I am a female with Syrian-Japanese descent. I cannot use Retin-A for post laser procedures because the topical cream makes my skin yellow and gradually to brown. Please recommend alternatives. Thank you very much.
Retin-A Alternatives for Ethnic Skin?
Doctor Answers (3)
Retin-A is a brand name for one particular topical retinoid. Topical retinoids are commonly used for the treatment of acne, and some are approved for the use of fine lines and wrinkles. While topical retioids are effective, using them may cause irritation. This is particularly a problem in patients with sensitive skin, including Asian patients. If patients develop irritation, it may resolve with dark spots known as post-inflammatory pigmentation, which can take months to go away.
There are many different topical retinoids on the market, and there are alternatives to Retin-A. The active ingredient in Retin-A is treinoin cream. Tretinoin cream comes in different concentrations and is produced as a generic or as a brand name medicine. Other brand name tretinoin containing topicals include, Atralin, Refissa, Renova, Ziana (also containing and antibiotic). Other topical retinoids include adapalene (trade name Differin, which is available as a gel, cream, or lotion) and tazarotene (trade name Tazorac, available as a cream or a gel.)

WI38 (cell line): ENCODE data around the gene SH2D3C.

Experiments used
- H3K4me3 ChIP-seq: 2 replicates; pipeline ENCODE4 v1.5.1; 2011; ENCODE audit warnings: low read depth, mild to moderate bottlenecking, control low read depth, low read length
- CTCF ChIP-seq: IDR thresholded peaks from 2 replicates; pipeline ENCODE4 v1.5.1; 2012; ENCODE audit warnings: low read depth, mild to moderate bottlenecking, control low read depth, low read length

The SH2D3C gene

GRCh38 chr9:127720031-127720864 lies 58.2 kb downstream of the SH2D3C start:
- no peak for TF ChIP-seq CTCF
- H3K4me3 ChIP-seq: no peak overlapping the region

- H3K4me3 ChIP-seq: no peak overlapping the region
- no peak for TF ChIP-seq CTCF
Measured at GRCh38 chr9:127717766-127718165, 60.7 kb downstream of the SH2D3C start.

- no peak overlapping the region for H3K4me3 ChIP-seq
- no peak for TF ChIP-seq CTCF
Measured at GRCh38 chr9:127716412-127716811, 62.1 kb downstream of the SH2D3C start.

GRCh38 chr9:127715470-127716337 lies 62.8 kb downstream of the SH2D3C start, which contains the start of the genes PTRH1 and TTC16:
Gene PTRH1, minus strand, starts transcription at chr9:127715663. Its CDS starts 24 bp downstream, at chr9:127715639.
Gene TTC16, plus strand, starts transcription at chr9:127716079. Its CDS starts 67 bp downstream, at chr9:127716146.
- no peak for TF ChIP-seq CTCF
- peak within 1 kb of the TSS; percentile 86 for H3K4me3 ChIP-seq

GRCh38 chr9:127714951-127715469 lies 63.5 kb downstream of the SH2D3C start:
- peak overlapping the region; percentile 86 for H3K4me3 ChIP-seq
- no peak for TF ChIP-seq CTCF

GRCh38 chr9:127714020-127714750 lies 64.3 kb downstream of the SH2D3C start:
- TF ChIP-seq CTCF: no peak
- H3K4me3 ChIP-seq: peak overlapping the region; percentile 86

You should consult your dermatologist to discuss which medicine is the appropriate one for you.
Retin A, or Retin A micro can be used in all skin types. I have used it in oriental skin and dark middle eastern skin. You may need a custimized approach to your skin with the Retin A, Hydroquinone, Vit C, exfoliant and mild chemical peels.
Consult an experienced physician Dermatologist or Plastic Surgeon who can advise you to achieve what you want
Retin-A and Asian skin
Many of my Asian patients cannot tolerate Retin-A because of its inflammatory exfoliative process. The resulting hyperpigmentation (darkening) can be distressing as the spots can develop irregularly. Several companies make products specifically to support recovery of skin after laser or other treatments.
I have been pleased with formulations of kojic acid and phytonutrients to counter the melanin production while avoiding the controversial hydroquinone compounds. Best to get an evaluation by an experienced professional to determine the best recommendations for your particular skin type. Be patient, as the skin cycles from basal layer to surface desquamation every 3 months, and your regimen may need to be adjusted carefully while this takes place.